Last updated: 6/15/2022
2500 Linden Lane
Silver Spring, MD 20910
National Museum of Health and Medicine, USAG-FG
2460 Linden Lane, Bldg 2500
Silver Spring, MD 20910
The National Museum of Health and Medicine is open every day from 10 a.m. to 5:30 p.m., with the exception of December 25.
Free admission and parking.
Daniel Daglis, Public Affairs
Jacqueline Gase, Public Affairs Coordinator
The Historical Collections document changes in medical technology since the early 19th century. Included in this growing assemblage of more than 12,000 objects are X-ray equipment, microscopes, surgical instruments, numismatics and anatomical models.
The Anatomical Collections are made up of bones and body parts. More than 5,000 skeletal specimens and 10,000 preserved organs document medical cases of disease and injury. The collection supports research in pathology, physical anthropology, forensic anthropology, and paleopathology.
The Otis Historical Archives houses photographs, illustrations, and documents related to health and medicine. More than 350 different collections document, in pictures and words, the practice of medicine from the Civil War to the present.
The Human Developmental Anatomy Center maintains the largest collection of embryologic material in the United States. The Center is a primary source for centralized research in developmental anatomy. The Center is also known for its imaging and 3-D reconstructions of embryo development.
The National Museum of Health and Medicine, established in 1862, inspires interest in and promotes the understanding of medicine -- past, present, and future -- with a special emphasis on tri-service American military medicine. As a National Historic Landmark recognized for its ongoing value to the health of the military and to the nation, the Museum identifies, collects, and preserves important and unique resources to support a broad agenda of innovative exhibits, educational programs, and scientific, historical, and medical research. The Museum has relocated to 2500 Linden Lane, Silver Spring, Md., 20910. Visit the Museum's website at www.medicalmuseum.mil or call (301) 319-3300.
The National Museum of Health and Medicine was established during the Civil War as the Army Medical Museum, a center for the collection of specimens for research in military medicine and surgery. In 1862, Surgeon General William Hammond directed medical officers in the field to collect "specimens of morbid anatomy . . . together with projectiles and foreign bodies removed" and to forward them to the newly founded museum for study. The Museum's first curator, John Brinton, visited mid-Atlantic battlefields and solicited contributions from doctors throughout the Union Army. During and after the war, Museum staff took pictures of wounded soldiers showing effects of gunshot wounds as well as results of amputations and other surgical procedures. The information collected was compiled into six volumes of The Medical and Surgical History of the War of the Rebellion, published between 1870 and 1883.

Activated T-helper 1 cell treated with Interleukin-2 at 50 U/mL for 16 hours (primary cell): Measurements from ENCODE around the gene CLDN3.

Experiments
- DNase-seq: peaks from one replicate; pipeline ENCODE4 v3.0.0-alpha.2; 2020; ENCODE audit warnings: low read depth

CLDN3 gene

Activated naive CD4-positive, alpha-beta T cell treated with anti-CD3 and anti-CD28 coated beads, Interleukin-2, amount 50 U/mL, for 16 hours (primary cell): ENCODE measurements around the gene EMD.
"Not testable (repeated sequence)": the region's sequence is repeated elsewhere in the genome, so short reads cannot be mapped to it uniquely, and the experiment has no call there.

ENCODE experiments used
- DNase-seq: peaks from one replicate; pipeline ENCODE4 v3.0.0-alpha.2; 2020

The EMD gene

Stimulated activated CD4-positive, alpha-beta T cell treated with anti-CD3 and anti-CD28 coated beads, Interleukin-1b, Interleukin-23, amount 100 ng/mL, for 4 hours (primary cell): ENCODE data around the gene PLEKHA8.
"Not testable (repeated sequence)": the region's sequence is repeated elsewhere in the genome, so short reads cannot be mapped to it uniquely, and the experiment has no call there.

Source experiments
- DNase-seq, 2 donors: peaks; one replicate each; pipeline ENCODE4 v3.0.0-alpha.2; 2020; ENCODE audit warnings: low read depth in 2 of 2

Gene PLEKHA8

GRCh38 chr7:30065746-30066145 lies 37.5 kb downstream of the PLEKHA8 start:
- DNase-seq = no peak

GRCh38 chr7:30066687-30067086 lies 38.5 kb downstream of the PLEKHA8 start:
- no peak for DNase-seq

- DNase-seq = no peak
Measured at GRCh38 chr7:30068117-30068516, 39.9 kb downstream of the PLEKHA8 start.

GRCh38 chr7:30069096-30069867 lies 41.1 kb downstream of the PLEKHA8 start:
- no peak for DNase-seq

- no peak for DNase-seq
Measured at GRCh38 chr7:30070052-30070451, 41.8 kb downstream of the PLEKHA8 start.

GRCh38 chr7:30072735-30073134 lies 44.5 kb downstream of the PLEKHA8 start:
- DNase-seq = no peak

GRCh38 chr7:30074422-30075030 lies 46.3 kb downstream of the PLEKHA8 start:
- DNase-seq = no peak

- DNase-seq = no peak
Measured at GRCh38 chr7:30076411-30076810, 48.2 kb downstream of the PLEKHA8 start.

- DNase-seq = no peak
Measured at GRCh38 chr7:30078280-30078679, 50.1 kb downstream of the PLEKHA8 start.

Established during the Civil War as the Army Medical Museum, this Museum's collections focus particularly on specimens for research in military medicine and surgery, including the history and practice of American medicine. The museum's collections are made available for the education of medical professionals, Department of Defense personnel, historians, and the public through exhibits in the museum, loans to other institutions, and individualized study. The museum's more than 25 million specimens and artifacts were the first in the country to be registered by the U.S. Department of the Interior as a National Historic Landmark.
This information, including business hours, addresses and contact information is provided for general reference purposes only. No representation is made or warranty is given as to its content or the reliability thereof. User assumes all risk of use. Stories USA, Inc. and its content suppliers assume no responsibility for any loss or delay resulting from such use. Please call ahead to verify the dates, the location and directions.